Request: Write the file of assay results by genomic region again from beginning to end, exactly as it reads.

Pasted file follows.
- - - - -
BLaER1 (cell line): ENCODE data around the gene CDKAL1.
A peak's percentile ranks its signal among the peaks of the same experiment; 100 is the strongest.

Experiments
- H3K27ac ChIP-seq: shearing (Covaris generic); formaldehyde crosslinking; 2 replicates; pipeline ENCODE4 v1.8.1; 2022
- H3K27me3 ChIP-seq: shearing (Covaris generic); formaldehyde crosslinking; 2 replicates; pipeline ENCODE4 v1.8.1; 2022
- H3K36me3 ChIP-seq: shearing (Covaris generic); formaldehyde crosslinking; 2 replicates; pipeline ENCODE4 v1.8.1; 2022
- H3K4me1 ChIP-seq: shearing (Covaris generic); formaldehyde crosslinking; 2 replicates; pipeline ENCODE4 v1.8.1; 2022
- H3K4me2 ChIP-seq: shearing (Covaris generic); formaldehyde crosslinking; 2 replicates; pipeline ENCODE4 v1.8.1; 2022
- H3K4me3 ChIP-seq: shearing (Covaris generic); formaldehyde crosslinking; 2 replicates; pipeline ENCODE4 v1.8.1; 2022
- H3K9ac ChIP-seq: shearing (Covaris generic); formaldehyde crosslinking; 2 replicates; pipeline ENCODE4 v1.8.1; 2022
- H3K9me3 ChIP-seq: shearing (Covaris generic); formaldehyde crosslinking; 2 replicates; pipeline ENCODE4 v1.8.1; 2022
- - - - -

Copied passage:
BLaER1 (cell line): ENCODE data around the gene CDKAL1.
A peak's percentile ranks its signal among the peaks of the same experiment; 100 is the strongest.

Experiments
- H3K27ac ChIP-seq: shearing (Covaris generic); formaldehyde crosslinking; 2 replicates; pipeline ENCODE4 v1.8.1; 2022
- H3K27me3 ChIP-seq: shearing (Covaris generic); formaldehyde crosslinking; 2 replicates; pipeline ENCODE4 v1.8.1; 2022
- H3K36me3 ChIP-seq: shearing (Covaris generic); formaldehyde crosslinking; 2 replicates; pipeline ENCODE4 v1.8.1; 2022
- H3K4me1 ChIP-seq: shearing (Covaris generic); formaldehyde crosslinking; 2 replicates; pipeline ENCODE4 v1.8.1; 2022
- H3K4me2 ChIP-seq: shearing (Covaris generic); formaldehyde crosslinking; 2 replicates; pipeline ENCODE4 v1.8.1; 2022
- H3K4me3 ChIP-seq: shearing (Covaris generic); formaldehyde crosslinking; 2 replicates; pipeline ENCODE4 v1.8.1; 2022
- H3K9ac ChIP-seq: shearing (Covaris generic); formaldehyde crosslinking; 2 replicates; pipeline ENCODE4 v1.8.1; 2022
- H3K9me3 ChIP-seq: shearing (Covaris generic); formaldehyde crosslinking; 2 replicates; pipeline ENCODE4 v1.8.1; 2022